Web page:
- Immigration Legal Services: The Immigration Legal Services clinic represents immigrants seeking asylum in the United States. Its clients are refugees from more than twenty different countries who fear that they will be persecuted on the basis of their race, nationality, religion, political opinion, or membership in a social group if they return to their countries of nationality. The clinic assists clients with the preparation of their applications for asylum, prepares clients for interviews with asylum officers, and presents their cases before Immigration Court. Forensic psychiatry fellows serve as consultants to the law school and sometimes perform psychiatric evaluations of the clinic’s clients.
- Veterans Legal Services: In this clinic, established in 2010, students represent Connecticut veterans in litigation before administrative agencies and courts regarding VA benefits, discharge upgrade, immigration, and pardon matters. Forensic fellows serve as psychiatric consultants to the law students and faculty supervisors.
- Criminal Justice Clinic: The Criminal Justice Clinic defends indigent clients accused of misdemeanor and felony offenses in New Haven. The clinic also handles a wide variety of sentencing cases, including federal clemency petitions. Forensic psychiatry fellows serve as consultants to the law students and faculty supervisor in the clinic.
Quinnipiac Law School
In addition to Yale Law School clinics, fellows attend classes and serve as psychiatric consultants in Quinnipiac Law School's Civil Justice Clinic, which focuses on sentencing policy, juvenile justice, prison conditions, prisoner reentry issues, professional ethics, and the problems of access to justice. The clinic is supervised by Prof. Sarah Russell, who also leads the Connecticut Juvenile Sentencing Project and the Prisoner Reentry Project.
Each fellow is assigned as a psychiatric consultant in a legal office for one-half day per week over the course of the year. Fellows help attorneys think through psychiatric aspects of their cases, review other experts’ reports, and observe trials. The placements include:
State Attorney's Office – New Haven Judicial District
Patrick Griffin, JD, State’s Attorney
The New Haven State’s Attorney’s office is located in the New Haven courthouse, approximately 1 mile from Connecticut Mental Health Center. Attorney Dearington is the primary supervisor, but fellows may also work with the other 28 attorneys who staff the office. Fellows assigned to this placement typically consult in cases involving the insanity defense, competency to stand trial, dangerousness, or pre-sentencing mitigation.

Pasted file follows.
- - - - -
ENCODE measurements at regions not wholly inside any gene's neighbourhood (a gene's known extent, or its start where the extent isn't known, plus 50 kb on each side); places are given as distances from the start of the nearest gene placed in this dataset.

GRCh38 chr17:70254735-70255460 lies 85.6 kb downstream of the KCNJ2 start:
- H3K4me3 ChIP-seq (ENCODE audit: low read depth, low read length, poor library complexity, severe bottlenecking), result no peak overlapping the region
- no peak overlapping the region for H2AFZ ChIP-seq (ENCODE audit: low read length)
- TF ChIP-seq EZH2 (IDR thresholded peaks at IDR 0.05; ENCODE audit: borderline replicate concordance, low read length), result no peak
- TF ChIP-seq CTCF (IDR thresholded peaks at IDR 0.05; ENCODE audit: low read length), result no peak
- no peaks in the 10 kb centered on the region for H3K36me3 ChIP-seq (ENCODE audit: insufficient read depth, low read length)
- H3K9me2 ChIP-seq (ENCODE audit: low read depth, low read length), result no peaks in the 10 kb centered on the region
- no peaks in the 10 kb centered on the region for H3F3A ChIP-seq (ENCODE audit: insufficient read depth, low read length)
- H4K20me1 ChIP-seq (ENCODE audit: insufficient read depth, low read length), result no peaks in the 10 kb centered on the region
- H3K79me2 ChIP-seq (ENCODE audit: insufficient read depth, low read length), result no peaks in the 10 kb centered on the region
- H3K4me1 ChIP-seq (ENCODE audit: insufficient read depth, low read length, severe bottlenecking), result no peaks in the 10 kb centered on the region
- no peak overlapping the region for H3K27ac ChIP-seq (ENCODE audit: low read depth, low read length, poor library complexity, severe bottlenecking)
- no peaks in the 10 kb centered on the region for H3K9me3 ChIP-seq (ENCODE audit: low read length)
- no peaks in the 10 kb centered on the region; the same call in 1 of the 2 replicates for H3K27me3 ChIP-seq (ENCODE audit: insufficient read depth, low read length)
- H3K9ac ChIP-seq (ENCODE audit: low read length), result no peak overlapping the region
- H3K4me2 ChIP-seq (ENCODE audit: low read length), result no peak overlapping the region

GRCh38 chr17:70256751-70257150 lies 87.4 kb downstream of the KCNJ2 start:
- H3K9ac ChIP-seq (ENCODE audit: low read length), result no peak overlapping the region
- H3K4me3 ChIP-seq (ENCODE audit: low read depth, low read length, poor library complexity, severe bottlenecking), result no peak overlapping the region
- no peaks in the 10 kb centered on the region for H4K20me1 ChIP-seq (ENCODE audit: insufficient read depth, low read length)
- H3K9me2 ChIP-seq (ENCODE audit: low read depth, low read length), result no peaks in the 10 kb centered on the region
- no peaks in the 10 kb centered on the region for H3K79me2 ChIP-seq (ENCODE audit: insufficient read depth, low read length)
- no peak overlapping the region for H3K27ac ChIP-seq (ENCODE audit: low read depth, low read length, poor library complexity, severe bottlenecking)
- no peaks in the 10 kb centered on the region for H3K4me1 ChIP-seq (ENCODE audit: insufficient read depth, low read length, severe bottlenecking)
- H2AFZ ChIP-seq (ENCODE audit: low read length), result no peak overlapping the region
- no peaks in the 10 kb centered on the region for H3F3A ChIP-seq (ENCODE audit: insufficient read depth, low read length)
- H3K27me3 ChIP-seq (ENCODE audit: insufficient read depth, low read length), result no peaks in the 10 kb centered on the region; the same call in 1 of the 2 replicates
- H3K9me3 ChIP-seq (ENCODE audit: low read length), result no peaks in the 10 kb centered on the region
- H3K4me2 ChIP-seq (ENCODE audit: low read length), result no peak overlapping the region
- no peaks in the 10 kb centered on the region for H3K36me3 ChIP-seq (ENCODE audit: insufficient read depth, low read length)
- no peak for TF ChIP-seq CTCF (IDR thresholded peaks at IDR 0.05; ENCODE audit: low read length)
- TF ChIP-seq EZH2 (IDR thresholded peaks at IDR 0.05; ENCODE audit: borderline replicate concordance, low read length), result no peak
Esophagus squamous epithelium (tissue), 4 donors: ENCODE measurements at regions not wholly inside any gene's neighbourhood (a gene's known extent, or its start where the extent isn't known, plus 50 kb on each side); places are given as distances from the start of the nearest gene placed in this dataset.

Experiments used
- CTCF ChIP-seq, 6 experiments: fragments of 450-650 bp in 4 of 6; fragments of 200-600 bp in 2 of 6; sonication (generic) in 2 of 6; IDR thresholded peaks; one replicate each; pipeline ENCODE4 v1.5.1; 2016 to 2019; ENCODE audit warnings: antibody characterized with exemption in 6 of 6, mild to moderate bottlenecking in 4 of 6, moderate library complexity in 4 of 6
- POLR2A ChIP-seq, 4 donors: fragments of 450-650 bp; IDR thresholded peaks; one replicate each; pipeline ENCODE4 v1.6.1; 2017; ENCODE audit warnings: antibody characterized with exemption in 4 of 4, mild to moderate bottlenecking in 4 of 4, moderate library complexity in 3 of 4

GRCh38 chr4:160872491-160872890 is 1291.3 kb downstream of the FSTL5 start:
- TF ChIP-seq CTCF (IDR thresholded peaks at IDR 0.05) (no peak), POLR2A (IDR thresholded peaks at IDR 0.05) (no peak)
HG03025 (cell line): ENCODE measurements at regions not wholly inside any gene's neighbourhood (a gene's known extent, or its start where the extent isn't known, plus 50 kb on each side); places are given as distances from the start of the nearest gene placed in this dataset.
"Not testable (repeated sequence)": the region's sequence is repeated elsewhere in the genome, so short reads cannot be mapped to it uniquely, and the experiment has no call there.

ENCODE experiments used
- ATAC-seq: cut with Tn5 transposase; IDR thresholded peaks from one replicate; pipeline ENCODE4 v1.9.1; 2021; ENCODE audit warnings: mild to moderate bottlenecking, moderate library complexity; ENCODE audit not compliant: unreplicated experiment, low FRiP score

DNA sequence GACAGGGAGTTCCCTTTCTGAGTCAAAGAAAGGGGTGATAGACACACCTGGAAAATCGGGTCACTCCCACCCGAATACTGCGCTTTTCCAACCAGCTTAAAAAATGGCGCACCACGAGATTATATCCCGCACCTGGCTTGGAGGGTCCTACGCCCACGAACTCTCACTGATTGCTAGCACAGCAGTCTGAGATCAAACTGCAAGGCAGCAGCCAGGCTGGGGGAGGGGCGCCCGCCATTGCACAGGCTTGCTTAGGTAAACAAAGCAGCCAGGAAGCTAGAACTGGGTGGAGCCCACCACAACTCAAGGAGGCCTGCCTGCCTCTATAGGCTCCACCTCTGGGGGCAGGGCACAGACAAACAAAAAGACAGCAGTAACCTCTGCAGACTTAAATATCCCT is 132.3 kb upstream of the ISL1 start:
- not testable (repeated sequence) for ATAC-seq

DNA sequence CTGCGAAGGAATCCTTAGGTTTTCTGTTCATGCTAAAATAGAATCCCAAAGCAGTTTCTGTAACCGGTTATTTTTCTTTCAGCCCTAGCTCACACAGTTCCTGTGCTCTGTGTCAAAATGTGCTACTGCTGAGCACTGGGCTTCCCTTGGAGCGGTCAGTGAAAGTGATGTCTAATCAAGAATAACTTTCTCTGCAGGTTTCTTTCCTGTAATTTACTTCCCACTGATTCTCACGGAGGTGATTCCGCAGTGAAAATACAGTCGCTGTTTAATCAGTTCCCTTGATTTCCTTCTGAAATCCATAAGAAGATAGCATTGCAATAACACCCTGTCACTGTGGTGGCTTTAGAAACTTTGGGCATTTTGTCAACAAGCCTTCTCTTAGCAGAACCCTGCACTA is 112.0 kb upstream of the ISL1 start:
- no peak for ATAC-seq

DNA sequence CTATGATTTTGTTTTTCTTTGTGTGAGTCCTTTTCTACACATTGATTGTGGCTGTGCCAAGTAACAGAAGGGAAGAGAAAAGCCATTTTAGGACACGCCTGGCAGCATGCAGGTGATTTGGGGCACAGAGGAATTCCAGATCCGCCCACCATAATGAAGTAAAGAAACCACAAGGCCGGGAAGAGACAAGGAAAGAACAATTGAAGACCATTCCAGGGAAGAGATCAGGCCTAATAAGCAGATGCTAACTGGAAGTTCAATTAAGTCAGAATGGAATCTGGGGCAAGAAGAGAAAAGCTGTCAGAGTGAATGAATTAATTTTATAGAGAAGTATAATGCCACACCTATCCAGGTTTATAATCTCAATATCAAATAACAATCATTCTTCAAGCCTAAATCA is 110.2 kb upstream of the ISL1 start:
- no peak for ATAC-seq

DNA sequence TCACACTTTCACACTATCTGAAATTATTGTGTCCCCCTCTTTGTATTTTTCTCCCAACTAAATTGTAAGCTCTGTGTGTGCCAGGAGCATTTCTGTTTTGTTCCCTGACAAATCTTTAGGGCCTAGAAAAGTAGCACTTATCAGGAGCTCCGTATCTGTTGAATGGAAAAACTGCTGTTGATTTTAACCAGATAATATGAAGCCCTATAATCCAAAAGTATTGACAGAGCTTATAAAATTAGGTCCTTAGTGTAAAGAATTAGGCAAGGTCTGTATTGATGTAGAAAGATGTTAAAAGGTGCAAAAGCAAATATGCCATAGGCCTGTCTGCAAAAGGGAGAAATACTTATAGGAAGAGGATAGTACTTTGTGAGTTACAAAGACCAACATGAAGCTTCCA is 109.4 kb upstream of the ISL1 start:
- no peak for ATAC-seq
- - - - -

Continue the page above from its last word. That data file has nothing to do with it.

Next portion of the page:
State Attorney's Office – Ansonia/Milford Judicial District
Kevin Lawlor, JD, State’s Attorney
The Milford State’s Attorney’s office is located in the Ansonia/Milford Superior Court building, approximately 10 miles from Connecticut Mental Health Center. Fellows work with a group of 8 attorneys, including the supervisor, Kevin Lawlor. Consultation cases typically involve the insanity defense, competency to stand trial, dangerousness, or pre-sentencing mitigation.
Federal Public Defender's Office – New Haven
Kelly Barrett, JD, Assistant Federal Public Defender
The Federal Public Defender's Office is located approximately 1 mile from Connecticut Mental Health Center. The experience is similar to the state’s attorney placements, but fellows at this site will also learn the unique aspects of federal courts, including their sentencing guidelines. Attorney Barrett is the primary site supervisor, though fellows also work with other attorneys in the office.
Superior Court – Juvenile Matters at New Haven
Vincent Duva, JD, Supervising Juvenile Prosecutor
The New Haven Superior Court for Juvenile Matters is located approximately 1 mile from Connecticut Mental Health Center. The child-track fellow is assigned to this placement, serving as a psychiatric consultant for three prosecuting attorneys on issues relating to families with special needs, neglect, pre-adjudication issues, competency, dangerousness, and other delinquency situations. The primary faculty member is Cathleen Edwards, Supervising Juvenile Prosecutor.
State Attorney's Office – Fairfield Judicial District
John Smriga, JD, State's Attorney
The Fairfield State’s Attorney’s office is located in the Bridgeport Superior Court building, approximately 20 miles from Connecticut Mental Health Center. Fellows work with a group of attorneys, consulting on cases involving the insanity defense, competency to stand trial, dangerousness, or pre-sentencing mitigation.